September 20, 2013

"Faced with rising student debt and declining applications to law schools, a task force of the American Bar Association is calling for sweeping changes in legal education..."

"... including training people without law degrees to provide limited legal services and opening the bar to those who have not completed four years of college and three years of law school."

15 comments:

philosoph said...

NO. There is too much reliance on the "legal process" in contemporary America. The ABA is trying to circumvent the market's pushing out the terrible and wasteful excess production of lawyers by doing what?

Their answer is making it easier to have entry to the "legal profession" so there can be even more "legal activity" trying to bring down the system. These people are practitioners of the Cloward-Piven Doctrine. It is just one reason why I long ago gave up my ABA membership.

prairie wind said...

How about the Abraham Lincoln way? There was no bar exam back then. No ABA, either. Was law worse off?

prairie wind said...

How about the Abraham Lincoln way? There was no bar exam back then. No ABA, either. Was law worse off?

FleetUSA said...

Will these cheaper clerks get jobs which make them into good lawyers or will the firms be more feudal in nature with a major rainmaker/lawyer and just rotating among cheap clerks?

Illuminati said...

If there are many people finishing law school who can't find jobs, it seems that the fall in applications to law school would be the free market solution which is already at work. Rather than filling their classes with less qualified applicants, law schools which have too a many unemployed alumni and too few applicants should probably be closed.

Since there are already too many lawyers, it is hard to imagine how additional paralegals(or whatever they are called) will help the problem. Instead, why aren't these viewed as entry level jobs for unemployed lawyers?

When you compare the years of training for lawyers 3 years vs medicine 9 years(4 years plus 5 years for a specialty)law school is already very short. Cutting law school down to two years makes it appear that you really don't have to know much to be a lawyer. Could we do even better and shorten law school down to 6 months?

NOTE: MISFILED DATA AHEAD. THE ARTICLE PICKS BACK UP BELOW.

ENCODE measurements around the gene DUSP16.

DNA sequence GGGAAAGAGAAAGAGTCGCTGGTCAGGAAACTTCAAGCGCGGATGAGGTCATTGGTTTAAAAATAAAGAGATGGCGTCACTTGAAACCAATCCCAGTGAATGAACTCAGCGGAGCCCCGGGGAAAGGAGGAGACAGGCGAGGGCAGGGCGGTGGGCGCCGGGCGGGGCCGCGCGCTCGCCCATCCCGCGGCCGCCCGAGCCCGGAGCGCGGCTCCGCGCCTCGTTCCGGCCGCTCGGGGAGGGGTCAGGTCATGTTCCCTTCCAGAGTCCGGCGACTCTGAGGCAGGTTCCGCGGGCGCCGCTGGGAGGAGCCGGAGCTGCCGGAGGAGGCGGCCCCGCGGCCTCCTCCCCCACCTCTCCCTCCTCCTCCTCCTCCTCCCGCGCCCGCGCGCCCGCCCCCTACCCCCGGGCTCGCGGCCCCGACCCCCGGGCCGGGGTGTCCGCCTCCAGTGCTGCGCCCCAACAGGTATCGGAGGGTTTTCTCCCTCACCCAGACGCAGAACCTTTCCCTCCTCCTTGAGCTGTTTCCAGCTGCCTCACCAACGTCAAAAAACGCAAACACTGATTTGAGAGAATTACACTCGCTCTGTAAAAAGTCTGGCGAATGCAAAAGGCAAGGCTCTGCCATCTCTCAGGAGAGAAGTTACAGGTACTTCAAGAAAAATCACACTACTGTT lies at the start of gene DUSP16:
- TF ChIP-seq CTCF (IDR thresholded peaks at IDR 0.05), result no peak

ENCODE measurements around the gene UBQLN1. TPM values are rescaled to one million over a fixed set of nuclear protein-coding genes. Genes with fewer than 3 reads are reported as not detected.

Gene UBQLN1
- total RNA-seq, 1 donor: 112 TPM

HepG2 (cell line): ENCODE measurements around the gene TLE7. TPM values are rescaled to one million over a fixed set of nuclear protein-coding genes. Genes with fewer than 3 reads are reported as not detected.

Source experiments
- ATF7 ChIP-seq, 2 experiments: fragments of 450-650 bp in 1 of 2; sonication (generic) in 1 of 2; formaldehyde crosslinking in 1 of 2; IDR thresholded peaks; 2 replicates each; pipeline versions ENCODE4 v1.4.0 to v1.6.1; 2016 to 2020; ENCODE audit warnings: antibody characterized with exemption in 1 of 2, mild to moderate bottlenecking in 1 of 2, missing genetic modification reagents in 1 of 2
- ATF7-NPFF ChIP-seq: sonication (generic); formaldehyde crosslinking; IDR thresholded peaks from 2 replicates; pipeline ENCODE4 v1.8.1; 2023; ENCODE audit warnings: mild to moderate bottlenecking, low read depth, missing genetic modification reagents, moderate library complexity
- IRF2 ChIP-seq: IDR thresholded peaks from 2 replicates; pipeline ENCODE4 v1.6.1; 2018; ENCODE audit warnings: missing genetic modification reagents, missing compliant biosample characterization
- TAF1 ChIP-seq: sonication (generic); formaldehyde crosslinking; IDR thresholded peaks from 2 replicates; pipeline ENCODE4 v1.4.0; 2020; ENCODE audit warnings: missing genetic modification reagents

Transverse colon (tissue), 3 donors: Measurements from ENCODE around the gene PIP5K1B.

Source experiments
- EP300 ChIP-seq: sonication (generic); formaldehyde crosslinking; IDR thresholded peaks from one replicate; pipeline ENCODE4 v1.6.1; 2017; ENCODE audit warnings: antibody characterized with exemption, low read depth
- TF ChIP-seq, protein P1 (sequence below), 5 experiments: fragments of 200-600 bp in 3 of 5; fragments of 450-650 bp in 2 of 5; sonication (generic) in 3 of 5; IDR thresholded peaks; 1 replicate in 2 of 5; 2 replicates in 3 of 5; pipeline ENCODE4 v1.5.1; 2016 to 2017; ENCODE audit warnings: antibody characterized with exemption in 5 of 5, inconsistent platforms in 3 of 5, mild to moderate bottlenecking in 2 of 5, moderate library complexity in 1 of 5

cubanbob said...

Obama times indeed! First the rollout of witch doctors for medicine and now jailhouse lawyers for law. I wonder what brilliant idea will be proposed next?

The Godfather said...

If I were a college senior considering a legal career, I'd think again. I think I'd go work for the government.

SteveR said...

Gee it seems like lowering the cost of the traditional education might work. But that obviously not a consideration. Collusion in academia and the free flow of money via student debt. What could go wrong? 'burst!'

veni vidi vici said...

Greedy ABA with ever-increasing appetite for association membership fees.

And the solution, as is the new American Way, is to lower standards of practice. These ABA idiots (or not) are close enough to retirement not to care whether they destroy the "profession". I'd be curious how many of the decisionmakers here are invested in companies developing computer-aided/AI legal services products.

Carol said...

See, it's just a business, part of the education industrial complex. Everyone just wants to keep their good times rolling.

The word in all the state bars is that there is a "need" for "access to legal services" among the poor..but just spend some time tending to their (often) self-created problems and you'll run like hell from your practice.

Inga said...

Do people trust their barber to perform an appendectomy?

Michael K said...

"There was no bar exam back then. No ABA, either. Was law worse off?"

You can take the Bar in California without a law school degree. A guy who taught a law review class for years, had his secretary who had been sitting in the review course for a few years take and pass the Bar. How good a lawyer was she ? Ask Erin Brockovitch.

n.n said...

Let them eat debt. Much like Obamacare, it is designed to preserve the status quo.

Michael K:

She was a good investigator and activist. Is she a good lawyer?

RigelDog said...

How can a "reporter" write this type of article and not ask about the stupendous disconnect between the stated problems and these proposed reforms? There are too many lawyers; law schools are graduating at LEAST twice as many aspiring attorneys as there are legal positions available. So the "solution" is, let's make law school shorter, less expensive, and expand the number of people doing legal work??

Douglas said...

Maybe the US should have barefoot lawyers, like the barefoot doctors that China had in the Mao era. You know, untrained, almost useless, but reliably parroting the Party line.